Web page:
Turkish organisation that combats violence against women receives international award in Finland

Finland has awarded the International Gender Equality Prize, the first high-profile prize of its kind in the world, to the We Will Stop Femicide Platform – an organisation doing groundbreaking work to combat violence against women in Turkey.

November 2021 marks the third time the International Gender Equality Prize has been awarded. The prize money, which totals 300,000 euros in the 2021 edition, is given to an organisation or project “to promote gender equality and encourage discussion about equality on a global scale.” This year the biennial prize was presented to Gülsüm Önal, founder, president and general representative of the We Will Stop Femicide Platform, and Fidan Ataselim, founder and secretary-general of the same organisation, by Sanna Marin, the prime minister of Finland.

“Promoting gender equality worldwide requires effective actions and determined work. The International Gender Equality Prize recognises and raises awareness about this work, and also contributes to the promotion of gender equality globally,” says Marin.

Pioneer for gender equality

A woman with a dark background.

Gülsüm Önal is a founder, the president and the general representative of the We Will Stop Femicide Platform, a Turkish organisation that combats violence against women.Photo: Vesa Moilanen / Lehtikuva

Gender equality has been on the agenda in Finland for more than a century. In 1906, Finland became the first country in the world to extend full political rights to women by passing a law allowing all women to both vote and run for election. But even earlier, in 1882, women were entitled to complete university degrees, highlighting the country’s role as a leader in gender equality issues and education. Studies show that education has always been the most important means of creating social and economic equality.

Heroes closing the gender gap

A woman with a dark background.

Fidan Ataselim is a founder and the secretary-general of the We Will Stop Femicide Platform. The organisation was awarded the third International Gender Equality Prize “to promote gender equality and encourage discussion about equality on a global scale.”Photo: Vesa Moilanen / Lehtikuva

The International Gender Equality Prize awards organisations for their extraordinary effort, innovation and excellence in closing the gender gap.

The We Will Stop Femicide Platform has been working to stop femicide and ensure women’s protection from violence since 2010. The Platform provides legal assistance to women who need protection from violence, supports the families of murdered women, and advocates for changes to legislation to protect women.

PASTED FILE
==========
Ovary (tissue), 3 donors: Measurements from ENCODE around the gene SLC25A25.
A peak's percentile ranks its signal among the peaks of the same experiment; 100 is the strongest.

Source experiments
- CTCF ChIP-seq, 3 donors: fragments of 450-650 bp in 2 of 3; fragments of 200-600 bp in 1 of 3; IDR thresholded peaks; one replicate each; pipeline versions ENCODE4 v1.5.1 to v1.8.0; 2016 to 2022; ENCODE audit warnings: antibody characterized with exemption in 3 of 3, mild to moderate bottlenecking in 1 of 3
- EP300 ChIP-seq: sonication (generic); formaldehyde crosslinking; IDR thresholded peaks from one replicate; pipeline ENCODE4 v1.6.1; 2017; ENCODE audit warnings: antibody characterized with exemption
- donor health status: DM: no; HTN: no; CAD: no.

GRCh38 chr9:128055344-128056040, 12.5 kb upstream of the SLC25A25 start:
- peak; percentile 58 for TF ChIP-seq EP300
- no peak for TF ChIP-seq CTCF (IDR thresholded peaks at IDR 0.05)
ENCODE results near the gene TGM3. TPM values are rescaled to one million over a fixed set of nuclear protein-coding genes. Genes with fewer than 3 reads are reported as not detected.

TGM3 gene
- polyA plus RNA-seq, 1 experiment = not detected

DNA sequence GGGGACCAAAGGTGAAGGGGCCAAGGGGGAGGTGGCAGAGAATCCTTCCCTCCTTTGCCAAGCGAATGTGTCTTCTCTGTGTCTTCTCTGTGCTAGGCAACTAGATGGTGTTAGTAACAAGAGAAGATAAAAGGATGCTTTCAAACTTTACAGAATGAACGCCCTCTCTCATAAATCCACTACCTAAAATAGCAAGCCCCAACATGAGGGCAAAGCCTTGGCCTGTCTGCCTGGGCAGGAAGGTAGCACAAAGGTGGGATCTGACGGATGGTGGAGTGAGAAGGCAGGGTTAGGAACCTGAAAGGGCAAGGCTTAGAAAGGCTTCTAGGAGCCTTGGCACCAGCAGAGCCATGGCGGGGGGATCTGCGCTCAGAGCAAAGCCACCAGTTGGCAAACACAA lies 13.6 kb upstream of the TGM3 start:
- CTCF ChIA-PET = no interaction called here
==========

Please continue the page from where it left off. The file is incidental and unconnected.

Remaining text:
“We have done what has needed to be done and what everyone should do. The fact that the international community has seen the fight in our country gives us great strength and happiness. The award coming from a country like Finland that promotes women’s rights is also a source of pride for us,” say Önal and Ataselim.

In 2017, the Government of Finland’s International Gender Equality Prize was awarded to German Chancellor Angela Merkel, who directed the prize money to a Nigerian organisation that works to stop domestic violence. The organisation has used the funds to build a shelter for women.

In 2019, the prize went to the women’s rights organisation Equality Now, an international nonprofit organisation that documents violence and discrimination against women and mobilises international action to support efforts to stop these abuses.

Over 400 proposals were submitted worldwide for consideration for the award during the open nomination period. The Government of Finland made its decision based on the proposal by an independent international jury.

The jury included Member of Parliament Eva Biaudet (chair), a well-known human rights activist and former minister of health and social services (Finland); Member of Parliament Bella Forsgrén (Finland); Dean Peacock, director of the Women’s International League for Peace and Freedom’s initiative to confront militarised masculinities (South Africa); Matti Vanhanen, former prime minister and speaker of Parliament (Finland); and Ambassador Melanne Verveer, executive director of the Georgetown Institute for Women, Peace and Security at Georgetown University (United States).

By Carina Chela, November 2021